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Old 07-05-2009, 09:25 AM   #16
XGizzmo
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Did you add the required append="rootdelay=10" to lilo.conf?
it should look something like this.
Code:
  # Append any additional kernel parameters:
  append=" vt.default_utf8=0 rootdelay=10"
  boot = /dev/sda

The huge kernel should have everything it needs to boot without an initrd,
I have done it many times. Make sure the root= and boot= lines are correct.
 
Old 07-05-2009, 09:43 AM   #17
onebuck
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Hi,

And the problem with using a 'initrd' to insure that you boot is?
 
Old 07-05-2009, 10:01 AM   #18
XGizzmo
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Quote:
Originally Posted by onebuck View Post
And the problem with using a 'initrd' to insure that you boot is?
There is nothing wrong with using an initrd, but if he can't get it to boot with the huge kernel there is almost 0% chance of getting it to work with an initrd. Since hugh kernel has all the usb filesystem and other bits needed to boot the system what should he add to an initrd the make it work?
 
Old 07-05-2009, 10:35 AM   #19
onebuck
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Hi,

A 'initrd' will not require the need to compile/re-compile of the kernel. I for one would not use the huge kernels since they are installer kernels. The generic kernels would be better suited for use on most systems. Sure in that case you will need a 'initrd'. But still easier than re-compiling all the time.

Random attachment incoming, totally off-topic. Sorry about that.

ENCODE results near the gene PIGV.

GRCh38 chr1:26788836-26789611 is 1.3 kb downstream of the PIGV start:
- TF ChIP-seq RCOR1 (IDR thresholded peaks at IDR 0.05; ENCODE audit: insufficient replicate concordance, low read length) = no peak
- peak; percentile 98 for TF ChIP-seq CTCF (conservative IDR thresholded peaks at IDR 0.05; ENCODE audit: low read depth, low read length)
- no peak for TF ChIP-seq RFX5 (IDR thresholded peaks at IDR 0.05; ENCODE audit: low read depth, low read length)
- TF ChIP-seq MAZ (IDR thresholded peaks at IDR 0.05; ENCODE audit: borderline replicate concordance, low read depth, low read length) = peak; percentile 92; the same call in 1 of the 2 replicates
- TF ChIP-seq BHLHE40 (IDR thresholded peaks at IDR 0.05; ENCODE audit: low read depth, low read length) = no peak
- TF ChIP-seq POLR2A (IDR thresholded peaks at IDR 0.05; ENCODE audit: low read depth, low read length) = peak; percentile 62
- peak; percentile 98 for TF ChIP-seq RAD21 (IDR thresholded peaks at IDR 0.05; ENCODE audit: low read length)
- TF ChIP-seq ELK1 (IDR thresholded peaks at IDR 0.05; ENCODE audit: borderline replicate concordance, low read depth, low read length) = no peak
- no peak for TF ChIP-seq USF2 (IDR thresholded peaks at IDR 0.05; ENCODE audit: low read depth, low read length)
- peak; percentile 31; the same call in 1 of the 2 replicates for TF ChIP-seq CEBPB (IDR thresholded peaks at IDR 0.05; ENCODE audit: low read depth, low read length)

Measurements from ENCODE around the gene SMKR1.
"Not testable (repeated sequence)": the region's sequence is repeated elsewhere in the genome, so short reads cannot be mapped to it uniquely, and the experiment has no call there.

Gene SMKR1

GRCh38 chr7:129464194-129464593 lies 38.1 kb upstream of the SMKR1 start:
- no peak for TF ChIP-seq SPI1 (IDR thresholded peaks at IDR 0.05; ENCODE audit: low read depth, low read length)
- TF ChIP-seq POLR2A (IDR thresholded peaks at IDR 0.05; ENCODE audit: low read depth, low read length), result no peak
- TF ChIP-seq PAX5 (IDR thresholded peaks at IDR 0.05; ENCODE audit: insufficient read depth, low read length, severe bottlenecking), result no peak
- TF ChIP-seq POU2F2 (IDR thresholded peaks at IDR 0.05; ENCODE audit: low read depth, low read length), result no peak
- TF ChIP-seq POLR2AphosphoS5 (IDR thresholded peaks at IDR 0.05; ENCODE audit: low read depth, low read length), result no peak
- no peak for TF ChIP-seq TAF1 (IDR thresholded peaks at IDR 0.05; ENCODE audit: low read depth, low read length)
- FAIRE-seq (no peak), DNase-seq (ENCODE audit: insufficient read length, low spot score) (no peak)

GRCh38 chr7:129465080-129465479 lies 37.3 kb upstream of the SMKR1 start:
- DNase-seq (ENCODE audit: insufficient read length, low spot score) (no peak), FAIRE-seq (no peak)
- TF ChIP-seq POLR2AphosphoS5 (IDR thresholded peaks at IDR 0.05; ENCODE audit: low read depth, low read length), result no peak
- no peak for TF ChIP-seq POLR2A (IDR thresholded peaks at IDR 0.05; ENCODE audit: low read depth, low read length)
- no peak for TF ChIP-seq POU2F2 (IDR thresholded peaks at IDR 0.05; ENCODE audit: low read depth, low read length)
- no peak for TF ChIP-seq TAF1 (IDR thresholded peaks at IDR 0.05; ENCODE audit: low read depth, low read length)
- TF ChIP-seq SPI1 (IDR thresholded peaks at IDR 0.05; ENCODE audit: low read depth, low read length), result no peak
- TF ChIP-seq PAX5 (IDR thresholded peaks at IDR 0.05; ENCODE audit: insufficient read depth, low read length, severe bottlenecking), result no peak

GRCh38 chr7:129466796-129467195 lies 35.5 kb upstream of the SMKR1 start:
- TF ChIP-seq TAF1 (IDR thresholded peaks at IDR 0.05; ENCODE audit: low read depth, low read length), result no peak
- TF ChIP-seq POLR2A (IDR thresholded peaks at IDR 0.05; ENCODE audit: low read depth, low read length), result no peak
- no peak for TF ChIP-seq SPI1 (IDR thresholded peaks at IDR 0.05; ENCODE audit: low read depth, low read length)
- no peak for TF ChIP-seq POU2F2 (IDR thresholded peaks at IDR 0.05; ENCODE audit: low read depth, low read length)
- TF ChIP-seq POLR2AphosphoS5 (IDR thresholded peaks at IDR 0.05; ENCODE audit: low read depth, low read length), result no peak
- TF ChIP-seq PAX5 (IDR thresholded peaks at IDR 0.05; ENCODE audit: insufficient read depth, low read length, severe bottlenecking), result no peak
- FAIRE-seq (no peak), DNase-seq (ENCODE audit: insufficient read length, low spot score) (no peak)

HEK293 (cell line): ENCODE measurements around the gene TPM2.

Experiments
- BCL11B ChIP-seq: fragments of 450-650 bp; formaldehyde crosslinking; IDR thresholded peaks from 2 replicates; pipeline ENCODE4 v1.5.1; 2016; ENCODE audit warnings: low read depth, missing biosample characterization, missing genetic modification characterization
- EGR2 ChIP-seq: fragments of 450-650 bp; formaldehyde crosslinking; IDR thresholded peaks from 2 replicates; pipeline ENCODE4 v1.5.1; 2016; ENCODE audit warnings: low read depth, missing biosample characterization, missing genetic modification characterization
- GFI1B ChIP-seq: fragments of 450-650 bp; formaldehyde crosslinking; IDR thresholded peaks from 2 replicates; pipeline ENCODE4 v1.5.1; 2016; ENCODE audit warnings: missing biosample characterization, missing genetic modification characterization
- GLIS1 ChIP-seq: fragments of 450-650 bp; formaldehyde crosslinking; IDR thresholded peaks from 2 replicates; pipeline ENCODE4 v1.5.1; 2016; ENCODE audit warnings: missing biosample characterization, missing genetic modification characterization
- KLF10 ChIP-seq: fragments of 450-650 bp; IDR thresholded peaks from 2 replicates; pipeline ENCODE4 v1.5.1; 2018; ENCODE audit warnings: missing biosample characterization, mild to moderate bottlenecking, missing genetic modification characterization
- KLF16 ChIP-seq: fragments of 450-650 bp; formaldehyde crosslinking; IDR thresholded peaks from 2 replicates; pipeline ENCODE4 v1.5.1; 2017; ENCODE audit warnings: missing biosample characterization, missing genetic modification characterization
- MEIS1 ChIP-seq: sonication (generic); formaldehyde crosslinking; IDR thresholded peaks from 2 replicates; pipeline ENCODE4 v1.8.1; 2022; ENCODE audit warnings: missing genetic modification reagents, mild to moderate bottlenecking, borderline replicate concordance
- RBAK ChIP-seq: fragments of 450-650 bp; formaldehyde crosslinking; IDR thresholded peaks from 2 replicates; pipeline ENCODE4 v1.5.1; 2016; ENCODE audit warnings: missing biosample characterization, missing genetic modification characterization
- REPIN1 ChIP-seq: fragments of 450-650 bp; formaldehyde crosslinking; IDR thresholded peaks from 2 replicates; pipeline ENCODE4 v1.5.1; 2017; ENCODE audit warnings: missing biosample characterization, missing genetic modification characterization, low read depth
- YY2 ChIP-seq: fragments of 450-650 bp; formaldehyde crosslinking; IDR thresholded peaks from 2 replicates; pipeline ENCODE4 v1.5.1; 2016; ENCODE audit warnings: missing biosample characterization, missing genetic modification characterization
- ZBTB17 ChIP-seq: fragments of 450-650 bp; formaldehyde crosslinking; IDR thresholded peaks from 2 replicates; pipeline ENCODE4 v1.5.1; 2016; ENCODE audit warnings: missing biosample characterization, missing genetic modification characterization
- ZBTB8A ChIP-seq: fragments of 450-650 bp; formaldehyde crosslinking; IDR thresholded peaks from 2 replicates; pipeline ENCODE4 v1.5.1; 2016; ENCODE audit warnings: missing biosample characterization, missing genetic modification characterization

If you need to utilize delays to insure settling or recognition then you can use within '/etc/lilo.conf' the parameter 'rootdelay=10' in the stanza for the image you wish to boot. Or even in the global section of the of the config file. If used globally then all images would be treated.

Another way would be to create the 'initrd' then edit the '/boot/initrd-tree/init' and modify the 'sleep' variable. Of course after you modify the 'init' you would have to move the copy to the device. Do a search here on LQ to get a recipe or look at 'Install_Linux_to_removable_USB_disk' for a general idea.

I do like to make stanza specific reference within my '/etc/lilo.conf' so that the possible problems with 'global' settings can be alleviated by not providing information to other images that is not needed.
 
Old 07-05-2009, 12:08 PM   #20
vharishankar
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Quote:
Originally Posted by XGizzmo View Post
There is nothing wrong with using an initrd, but if he can't get it to boot with the huge kernel there is almost 0% chance of getting it to work with an initrd. Since hugh kernel has all the usb filesystem and other bits needed to boot the system what should he add to an initrd the make it work?
Does the huge kernel compile these filesystems and other required drivers as modules or in-built in the kernel? Does the Slackware installer use initrd? (I don't know about this, so I'm asking a genuine question)

Because even if it is compiled as modules, you'll still not be able to boot off it, because there's no way to load the required modules before reading the filesystem without an initrd.

initrd on the other hand, provides a mechanism to load the kernel modules required to read the filesystems and the device drivers required for IDE/SATA/PATA/SCSI/RAID etc.

Last edited by vharishankar; 07-05-2009 at 12:11 PM.
 
Old 07-05-2009, 03:27 PM   #21
XGizzmo
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Quote: